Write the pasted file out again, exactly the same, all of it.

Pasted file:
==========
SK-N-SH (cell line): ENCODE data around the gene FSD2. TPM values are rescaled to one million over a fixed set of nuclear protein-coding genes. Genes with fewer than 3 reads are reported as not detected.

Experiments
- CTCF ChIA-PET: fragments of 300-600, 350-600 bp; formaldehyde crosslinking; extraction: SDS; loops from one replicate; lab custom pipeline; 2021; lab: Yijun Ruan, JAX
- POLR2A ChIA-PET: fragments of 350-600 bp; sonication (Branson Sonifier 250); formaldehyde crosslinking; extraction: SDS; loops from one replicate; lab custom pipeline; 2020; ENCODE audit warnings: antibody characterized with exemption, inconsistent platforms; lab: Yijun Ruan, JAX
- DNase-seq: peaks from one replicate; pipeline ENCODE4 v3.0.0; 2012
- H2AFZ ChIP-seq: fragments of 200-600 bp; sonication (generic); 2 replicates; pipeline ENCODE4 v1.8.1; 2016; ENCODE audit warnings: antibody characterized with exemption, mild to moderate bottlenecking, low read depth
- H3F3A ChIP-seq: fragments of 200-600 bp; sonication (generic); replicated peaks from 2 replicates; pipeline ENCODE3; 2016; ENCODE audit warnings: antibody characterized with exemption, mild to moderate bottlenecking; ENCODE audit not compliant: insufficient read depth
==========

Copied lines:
SK-N-SH (cell line): ENCODE data around the gene FSD2. TPM values are rescaled to one million over a fixed set of nuclear protein-coding genes. Genes with fewer than 3 reads are reported as not detected.

Experiments
- CTCF ChIA-PET: fragments of 300-600, 350-600 bp; formaldehyde crosslinking; extraction: SDS; loops from one replicate; lab custom pipeline; 2021; lab: Yijun Ruan, JAX
- POLR2A ChIA-PET: fragments of 350-600 bp; sonication (Branson Sonifier 250); formaldehyde crosslinking; extraction: SDS; loops from one replicate; lab custom pipeline; 2020; ENCODE audit warnings: antibody characterized with exemption, inconsistent platforms; lab: Yijun Ruan, JAX
- DNase-seq: peaks from one replicate; pipeline ENCODE4 v3.0.0; 2012
- H2AFZ ChIP-seq: fragments of 200-600 bp; sonication (generic); 2 replicates; pipeline ENCODE4 v1.8.1; 2016; ENCODE audit warnings: antibody characterized with exemption, mild to moderate bottlenecking, low read depth
- H3F3A ChIP-seq: fragments of 200-600 bp; sonication (generic); replicated peaks from 2 replicates; pipeline ENCODE3; 2016; ENCODE audit warnings: antibody characterized with exemption, mild to moderate bottlenecking; ENCODE audit not compliant: insufficient read depth